Air Filter Buying Guide
Getting Started

Heating and cooling consumes a big part of your utility bill. But it’s a small thing, the air filter, that keeps the entire system humming along. A dirty filter can restrict airflow, preventing the system from working like it’s supposed to and that can eventually lead to a breakdown.  If you're getting low airflow, check the air filter—a clogged filter can cut airflow to a trickle.

How We Tested

Consumer Reports tests air filters for homes with forced-air heating and cooling systems. We test air-flow resistance, which measures how freely air flows through the filter. Our recommended models are the best at filtering dust, pollen, and smoke from the air without impeding the flow of air.

Most air filters are one-inch thick but some systems can accommodate filters two- to five-inches thick. In our tests, we found that the thicker the filter, the better it works and the longer the replacement intervals. That means it’s better for your and for your HVAC system.

Air Filter Pros and Cons

Pros:
Maintaining a system with an air filter is easy. You slip out the old filter and slide in the replacement. Some are conventional fiberglass filters; others are pleated or electrically charged to pick up particles. (Note that the electrically-charged versions are not actually electrically powered, even when they have names like Electroclean, and they don't produce ozone.)

Air filters generally include a range of standard sizes, with a few that can adapt to fit different-sized filter-box or return-air openings.

Cons:
For thicker filters to fit, you may possibly need to have your ductwork modified by a professional.
The filters must be replaced every one to three months.

Prices:
From $20 to $80 per filter. Annual replacement costs are typically $100 or less.

Terms to Know

MERV. Many whole-house filters list a minimum efficiency reporting value (MERV), developed by the American Society of Heating, Refrigerating, and Air-Conditioning Engineers. The higher the number the finer the filtration. The top performers in our tests typically have a MERV higher than 10.

MPR. This is the Micro-Particle Performance Rating developed by 3M. It rates the filters on the ability to capture airborne particles smaller than 1 micron. The best filters have MPRs between 1500 and 1900.

FPR. Home Depot uses its own rating system on a scale of 1 to 10 called the Filter Performance Rating. The higher the number the better it filters.

HEPA. Fitting a furnace with an electrostatic filter, which uses an electrical charge to help trap particles, or a high-efficiency particulate-arresting (HEPA) filter can reduce the amount of dust blown through the heating system. That might help people with asthma or other chronic lung diseases, but there's little evidence that other people need such filtration.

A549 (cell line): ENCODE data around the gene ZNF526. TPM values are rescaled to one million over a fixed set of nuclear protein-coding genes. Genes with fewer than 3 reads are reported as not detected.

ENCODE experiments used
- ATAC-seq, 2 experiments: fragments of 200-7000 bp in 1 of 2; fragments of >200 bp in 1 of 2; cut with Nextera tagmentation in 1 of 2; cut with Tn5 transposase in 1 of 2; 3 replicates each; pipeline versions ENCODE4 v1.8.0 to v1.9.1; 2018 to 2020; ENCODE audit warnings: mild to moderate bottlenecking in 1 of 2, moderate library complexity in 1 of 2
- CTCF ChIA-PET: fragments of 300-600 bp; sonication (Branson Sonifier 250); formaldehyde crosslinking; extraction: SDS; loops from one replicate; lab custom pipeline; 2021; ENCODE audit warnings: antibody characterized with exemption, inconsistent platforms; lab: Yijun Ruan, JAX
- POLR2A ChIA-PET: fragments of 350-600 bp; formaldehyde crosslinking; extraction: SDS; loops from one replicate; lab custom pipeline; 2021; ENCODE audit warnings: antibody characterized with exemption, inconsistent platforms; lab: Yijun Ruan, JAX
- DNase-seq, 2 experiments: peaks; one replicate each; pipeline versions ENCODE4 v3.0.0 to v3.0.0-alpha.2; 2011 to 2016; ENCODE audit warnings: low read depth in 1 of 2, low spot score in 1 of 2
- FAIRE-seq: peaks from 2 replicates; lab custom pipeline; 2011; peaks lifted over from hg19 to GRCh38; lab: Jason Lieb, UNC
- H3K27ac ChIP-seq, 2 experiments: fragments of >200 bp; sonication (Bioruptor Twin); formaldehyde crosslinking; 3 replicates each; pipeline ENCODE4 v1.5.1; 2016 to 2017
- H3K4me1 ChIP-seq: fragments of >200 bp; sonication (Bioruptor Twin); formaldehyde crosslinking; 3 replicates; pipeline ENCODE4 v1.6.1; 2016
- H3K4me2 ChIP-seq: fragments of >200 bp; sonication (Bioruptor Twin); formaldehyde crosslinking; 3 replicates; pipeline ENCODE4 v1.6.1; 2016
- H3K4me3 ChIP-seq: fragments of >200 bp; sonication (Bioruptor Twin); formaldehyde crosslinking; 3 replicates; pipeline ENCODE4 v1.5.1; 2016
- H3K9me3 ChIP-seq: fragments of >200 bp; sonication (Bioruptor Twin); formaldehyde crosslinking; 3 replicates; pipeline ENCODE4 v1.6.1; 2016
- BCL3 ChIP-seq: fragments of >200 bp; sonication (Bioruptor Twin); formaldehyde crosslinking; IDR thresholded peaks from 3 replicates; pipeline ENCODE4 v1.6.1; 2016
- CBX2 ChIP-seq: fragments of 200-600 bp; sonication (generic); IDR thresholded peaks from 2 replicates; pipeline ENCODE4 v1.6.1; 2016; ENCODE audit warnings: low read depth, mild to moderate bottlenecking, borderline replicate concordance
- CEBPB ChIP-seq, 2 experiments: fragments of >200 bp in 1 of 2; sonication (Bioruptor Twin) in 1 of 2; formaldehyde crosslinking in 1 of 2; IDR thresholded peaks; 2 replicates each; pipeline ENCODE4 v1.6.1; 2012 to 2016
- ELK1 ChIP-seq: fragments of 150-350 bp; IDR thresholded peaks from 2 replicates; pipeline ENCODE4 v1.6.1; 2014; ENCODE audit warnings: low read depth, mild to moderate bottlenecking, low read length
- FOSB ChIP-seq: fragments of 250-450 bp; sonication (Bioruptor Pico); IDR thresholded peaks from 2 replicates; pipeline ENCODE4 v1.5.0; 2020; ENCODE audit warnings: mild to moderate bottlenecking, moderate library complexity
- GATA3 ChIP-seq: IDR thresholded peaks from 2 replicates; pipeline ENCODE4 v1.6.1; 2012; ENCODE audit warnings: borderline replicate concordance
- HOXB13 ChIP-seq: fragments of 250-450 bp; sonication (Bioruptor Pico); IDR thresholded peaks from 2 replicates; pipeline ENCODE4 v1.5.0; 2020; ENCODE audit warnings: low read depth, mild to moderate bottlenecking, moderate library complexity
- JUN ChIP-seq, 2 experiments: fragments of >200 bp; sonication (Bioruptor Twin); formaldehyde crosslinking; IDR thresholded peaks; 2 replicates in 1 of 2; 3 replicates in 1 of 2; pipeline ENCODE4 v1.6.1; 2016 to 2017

How to Change a Furnace Filter

Replacing a furnace filter is pretty simple once you know what you’re doing. There are ways to botch the job, however, for example by buying the wrong size filter or putting it in backwards, which can block the flow of air instead of cleaning it. Here’s how to do the job properly in three simple steps.

What kind of filter do you have? Start by turning off the furnace. Remove the existing furnace filter, which will be located inside the furnace or inside the return air vent. Look for an arrow on the filter indicating airflow direction. Using a permanent marker, draw the airflow direction on the outside of the furnace, so you'll always know the right way to install the filter. Then note the furnace filter size, which will be printed on the cardboard frame.

Time out! A filter that has a plastic frame is a reusable model. That means you have to clean it periodically with a vacuum and water, ideally outdoors. Let it dry completely before reinserting.

Get the right replacement. Furnace filters are sold at home centers, hardware stores, and online. Disposable ones are typically 1 or 2 inches thick. Check our ratings of furnace filters for a right-sized model that was effective at removing dust, pollen, and smoke when air passed through it at both high and low speeds. We also test thicker furnace filters, some up to 5 inches, and they often provide superior air cleaning and long life. But if your furnace isn’t already equipped to handle a thicker filter, it will need to be modified by an HVAC professional.

Install the new filter. Look for the markings that tell you which side of the filter should face the furnace. Then slide the filter back into place and replace any cover that goes over it. Keep a record of the date so that you’ll know when it’s time to change the furnace filter again.

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